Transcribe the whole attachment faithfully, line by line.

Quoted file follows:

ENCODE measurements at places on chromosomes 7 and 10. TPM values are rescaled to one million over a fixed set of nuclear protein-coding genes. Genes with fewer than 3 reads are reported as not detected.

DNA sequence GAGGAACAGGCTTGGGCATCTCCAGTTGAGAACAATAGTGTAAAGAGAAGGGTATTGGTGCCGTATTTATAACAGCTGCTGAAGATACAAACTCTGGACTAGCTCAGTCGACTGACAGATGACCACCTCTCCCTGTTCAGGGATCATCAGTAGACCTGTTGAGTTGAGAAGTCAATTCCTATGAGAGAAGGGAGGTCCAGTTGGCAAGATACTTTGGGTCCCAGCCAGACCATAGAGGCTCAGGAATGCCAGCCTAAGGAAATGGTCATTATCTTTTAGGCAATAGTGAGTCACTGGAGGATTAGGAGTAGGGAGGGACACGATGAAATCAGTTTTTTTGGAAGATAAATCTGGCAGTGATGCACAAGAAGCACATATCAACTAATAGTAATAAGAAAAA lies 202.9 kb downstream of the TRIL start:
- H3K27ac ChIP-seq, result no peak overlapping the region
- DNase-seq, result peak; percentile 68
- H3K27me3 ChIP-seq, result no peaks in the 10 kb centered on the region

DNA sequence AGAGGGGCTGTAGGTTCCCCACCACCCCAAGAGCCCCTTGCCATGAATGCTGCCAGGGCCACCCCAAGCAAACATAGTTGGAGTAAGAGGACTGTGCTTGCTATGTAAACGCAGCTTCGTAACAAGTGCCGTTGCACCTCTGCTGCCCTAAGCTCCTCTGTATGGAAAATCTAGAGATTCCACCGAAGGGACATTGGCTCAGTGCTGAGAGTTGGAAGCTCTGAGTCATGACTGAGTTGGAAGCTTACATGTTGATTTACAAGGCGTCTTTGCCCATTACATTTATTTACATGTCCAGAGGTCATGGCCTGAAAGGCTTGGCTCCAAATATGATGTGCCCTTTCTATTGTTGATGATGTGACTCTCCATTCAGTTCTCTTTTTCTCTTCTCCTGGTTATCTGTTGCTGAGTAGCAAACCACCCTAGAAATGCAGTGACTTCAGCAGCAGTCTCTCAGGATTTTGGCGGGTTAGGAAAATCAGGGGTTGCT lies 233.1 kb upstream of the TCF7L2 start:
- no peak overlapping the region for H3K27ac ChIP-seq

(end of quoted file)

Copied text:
ENCODE measurements at places on chromosomes 7 and 10. TPM values are rescaled to one million over a fixed set of nuclear protein-coding genes. Genes with fewer than 3 reads are reported as not detected.

DNA sequence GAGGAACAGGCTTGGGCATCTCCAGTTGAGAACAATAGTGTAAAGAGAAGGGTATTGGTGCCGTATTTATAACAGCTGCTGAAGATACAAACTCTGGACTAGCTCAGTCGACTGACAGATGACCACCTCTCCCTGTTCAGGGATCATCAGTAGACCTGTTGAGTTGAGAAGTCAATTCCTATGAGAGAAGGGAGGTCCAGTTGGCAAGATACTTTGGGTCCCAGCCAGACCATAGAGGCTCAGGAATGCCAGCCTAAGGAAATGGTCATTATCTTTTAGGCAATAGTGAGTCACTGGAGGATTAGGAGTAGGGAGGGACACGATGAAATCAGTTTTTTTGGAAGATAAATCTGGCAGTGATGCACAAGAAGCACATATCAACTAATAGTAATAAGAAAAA lies 202.9 kb downstream of the TRIL start:
- H3K27ac ChIP-seq, result no peak overlapping the region
- DNase-seq, result peak; percentile 68
- H3K27me3 ChIP-seq, result no peaks in the 10 kb centered on the region

DNA sequence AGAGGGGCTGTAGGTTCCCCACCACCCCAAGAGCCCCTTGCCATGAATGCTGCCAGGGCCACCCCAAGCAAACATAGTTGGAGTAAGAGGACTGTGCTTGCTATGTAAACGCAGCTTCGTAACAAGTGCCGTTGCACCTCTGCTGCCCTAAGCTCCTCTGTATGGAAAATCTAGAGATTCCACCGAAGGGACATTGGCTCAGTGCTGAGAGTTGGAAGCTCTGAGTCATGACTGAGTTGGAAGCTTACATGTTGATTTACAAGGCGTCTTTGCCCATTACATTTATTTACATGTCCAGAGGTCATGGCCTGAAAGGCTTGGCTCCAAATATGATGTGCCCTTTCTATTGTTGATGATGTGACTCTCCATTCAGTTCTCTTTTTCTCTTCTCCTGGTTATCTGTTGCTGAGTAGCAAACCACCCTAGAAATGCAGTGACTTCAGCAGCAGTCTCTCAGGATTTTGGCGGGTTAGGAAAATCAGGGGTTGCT lies 233.1 kb upstream of the TCF7L2 start:
- no peak overlapping the region for H3K27ac ChIP-seq